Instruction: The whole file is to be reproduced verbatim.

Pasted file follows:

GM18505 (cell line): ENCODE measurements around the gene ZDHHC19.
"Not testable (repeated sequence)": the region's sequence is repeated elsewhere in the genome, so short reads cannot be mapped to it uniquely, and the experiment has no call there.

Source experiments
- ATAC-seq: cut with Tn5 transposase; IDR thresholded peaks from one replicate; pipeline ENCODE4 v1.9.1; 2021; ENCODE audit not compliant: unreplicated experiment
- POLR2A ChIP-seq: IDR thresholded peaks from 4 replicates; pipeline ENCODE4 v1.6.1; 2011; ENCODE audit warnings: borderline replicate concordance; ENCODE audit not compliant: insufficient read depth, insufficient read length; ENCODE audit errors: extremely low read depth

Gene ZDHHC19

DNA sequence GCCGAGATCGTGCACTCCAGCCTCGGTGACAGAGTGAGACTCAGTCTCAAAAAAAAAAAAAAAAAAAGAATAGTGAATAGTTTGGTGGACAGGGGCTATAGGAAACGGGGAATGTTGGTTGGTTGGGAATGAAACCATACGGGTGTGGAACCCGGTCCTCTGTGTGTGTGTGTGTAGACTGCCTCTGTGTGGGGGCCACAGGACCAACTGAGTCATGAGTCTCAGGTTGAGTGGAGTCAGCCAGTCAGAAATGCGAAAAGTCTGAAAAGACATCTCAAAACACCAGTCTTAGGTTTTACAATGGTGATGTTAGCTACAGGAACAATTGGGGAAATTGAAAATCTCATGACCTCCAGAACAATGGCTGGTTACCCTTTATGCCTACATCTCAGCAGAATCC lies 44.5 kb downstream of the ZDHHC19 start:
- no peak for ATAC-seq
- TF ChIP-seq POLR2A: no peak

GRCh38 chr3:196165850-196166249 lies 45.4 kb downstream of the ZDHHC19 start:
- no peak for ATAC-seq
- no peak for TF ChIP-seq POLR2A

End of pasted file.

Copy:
GM18505 (cell line): ENCODE measurements around the gene ZDHHC19.
"Not testable (repeated sequence)": the region's sequence is repeated elsewhere in the genome, so short reads cannot be mapped to it uniquely, and the experiment has no call there.

Source experiments
- ATAC-seq: cut with Tn5 transposase; IDR thresholded peaks from one replicate; pipeline ENCODE4 v1.9.1; 2021; ENCODE audit not compliant: unreplicated experiment
- POLR2A ChIP-seq: IDR thresholded peaks from 4 replicates; pipeline ENCODE4 v1.6.1; 2011; ENCODE audit warnings: borderline replicate concordance; ENCODE audit not compliant: insufficient read depth, insufficient read length; ENCODE audit errors: extremely low read depth

Gene ZDHHC19

DNA sequence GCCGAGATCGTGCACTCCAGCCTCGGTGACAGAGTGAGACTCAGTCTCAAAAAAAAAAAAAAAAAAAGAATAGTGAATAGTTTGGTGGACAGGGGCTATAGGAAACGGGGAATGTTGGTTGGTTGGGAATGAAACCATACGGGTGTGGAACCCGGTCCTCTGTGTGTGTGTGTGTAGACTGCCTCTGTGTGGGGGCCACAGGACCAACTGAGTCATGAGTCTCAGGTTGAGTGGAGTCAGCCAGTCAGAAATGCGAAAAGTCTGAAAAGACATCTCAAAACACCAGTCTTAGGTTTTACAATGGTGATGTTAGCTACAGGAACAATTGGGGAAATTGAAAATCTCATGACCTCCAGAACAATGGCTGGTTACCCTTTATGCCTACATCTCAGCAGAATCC lies 44.5 kb downstream of the ZDHHC19 start:
- no peak for ATAC-seq
- TF ChIP-seq POLR2A: no peak

GRCh38 chr3:196165850-196166249 lies 45.4 kb downstream of the ZDHHC19 start:
- no peak for ATAC-seq
- no peak for TF ChIP-seq POLR2A